33 Shared nothing OLTP OLAP Shared disk the nodes need to communicate in order to ensure data consistency (via distributed lock manager). Network must support the combined IO bandwidth of all processors, and can become a bottleneck. Shared disk are relatively cost effective for small to medium sized data warehouse.
34 Shared nothing OLTP OLAP Shared memory
35 Shared nothing OLTP OLAP Database Management systems (DBMS) are generally used to On-Line Transactional Processing (OLTP) On operationaldb of average sizes (few TB), write intensiveand requiring complete ACID transactional properties, strong data properties and response time guarantees. Typical use cases: item reservations (airline, concerts, etc.), on-line e-commerce, supply chain management, financial activities.
36 Shared nothing OLTP OLAP OLTP operations are structured and repetitive require detailed and up-to-date database are short, aomtic and isolated transactions
37 Shared nothing OLTP OLAP On-Line Analytical Processing deals with historical DBs of very large sizes (up to PB), read-intensive and hence relax ACID properties. Typical use case: business planning, problem solving and decision making/support. OLAP was a 4 billion $ market of the 14.6 billion $ of DB market with an annual growth of 10.3%. OLAP data are typically extracted from operational OLTP DBs sensitive data can be anonymized. So called ETL (Extract Tranform Load).
38 Shared nothing OLTP OLAP OLAP is supported by data warehouses (typically RDBMS with extended opeations (cube, roll-up, drill-down, etc.). has some historical (temporal), summarized, integrated, consolidated and multidimensional data. used for business intelligence. Read Information platform and the rise of the data scientist. J. Hammerbacher in Beautiful data (O reilly 2009) fo Facebook s evolution on this subject.
39 Shared nothing OLTP OLAP Currently OLAP is more suitable than OLTP for cloud computing fro the following reasons: Elasticity requires a shared nothing cluster architecture OLAP : effective data partitioning and parallel query processing. ACID no needed. OLTP : complex concurreny control. Shared disk is more efficient. Hard to maintain data replication across geographically distributed data centers. Security OLAP : anonymization of sensitive data coming from ETL process. OLTP : no anonymization is possible. Resistance of customers.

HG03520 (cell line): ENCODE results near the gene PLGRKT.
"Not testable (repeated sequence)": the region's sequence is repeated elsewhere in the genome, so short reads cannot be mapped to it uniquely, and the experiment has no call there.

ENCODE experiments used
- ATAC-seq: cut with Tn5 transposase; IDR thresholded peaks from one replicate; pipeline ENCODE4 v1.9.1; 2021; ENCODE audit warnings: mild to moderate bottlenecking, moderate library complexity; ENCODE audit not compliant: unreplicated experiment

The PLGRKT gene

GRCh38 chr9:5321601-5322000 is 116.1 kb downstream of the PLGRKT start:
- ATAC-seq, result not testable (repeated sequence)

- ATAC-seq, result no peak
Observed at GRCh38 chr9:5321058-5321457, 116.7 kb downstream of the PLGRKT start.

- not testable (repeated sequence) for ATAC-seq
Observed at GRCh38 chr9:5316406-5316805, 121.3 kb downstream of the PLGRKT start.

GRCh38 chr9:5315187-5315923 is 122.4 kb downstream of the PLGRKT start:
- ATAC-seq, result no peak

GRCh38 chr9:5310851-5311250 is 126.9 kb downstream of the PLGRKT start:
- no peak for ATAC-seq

40 Key-value Column family Document Graph 4 categories Key-value Column family (aka Bigtable-like) Document Graph DB
41 Key-value Column family Document Graph Key-Value Origin: Amazon 7 Data model: global key-value mapping. Distributed hash mapp Systems : Voldemort (LinkedIn), Tokyo (Cabinet, Tyrant), Riak (Basho), Oracle NOSQL 7 G. De Candia et al. Dynamo: Amazon s highly available key-value store. SOSP 2007
42 Key-value Column family Document Graph Column family Origin: Google 8 Data model: a big table with column families Systems : HBase (Apache), Cassandra (Apache), HyperTable 8 F. Chang et al. Bigtable: a distributed storage system for structured data. OSDI 2006
43 Key-value Column family Document Graph Origin: Lotus notes Data model: Collections of documents where a document is a key-value collection Systems: CouchDB (Apache), MongoDB (10gen), Terrastore
44 Key-value Column family Document Graph Origin: Graph theory Data model: Nodes with properties. Typed relationships with properties Systems: Neo4J, InfiniteGraph, Sones GraphDB, Trinity (Microsoft), FlockDB (Apache), Pregel (Google)
45 Key-value Column family Document Graph
46 Key-value Column family Document Graph One can generally represent an instance in one model into another model. Implemented systems: Common features: Schemaless, no joins Main differences: consistency approach, conflict detection, concurrency control, integration of parallelization
47 More ACIDity 9 MongoDB adding durable logging storage in 1.7 Cassandra adding stronger consistency in Emil Eifrem at NOSQL exchange 2011
48 More Query languages MongoDB had one right from the start Cassandra : CQL Couchbase : UnQL Neo4J : Cypher
49 More Schema MongoDB had one right from the start Cassandra : CQL Couchbase : UnQL Neo4J : Cypher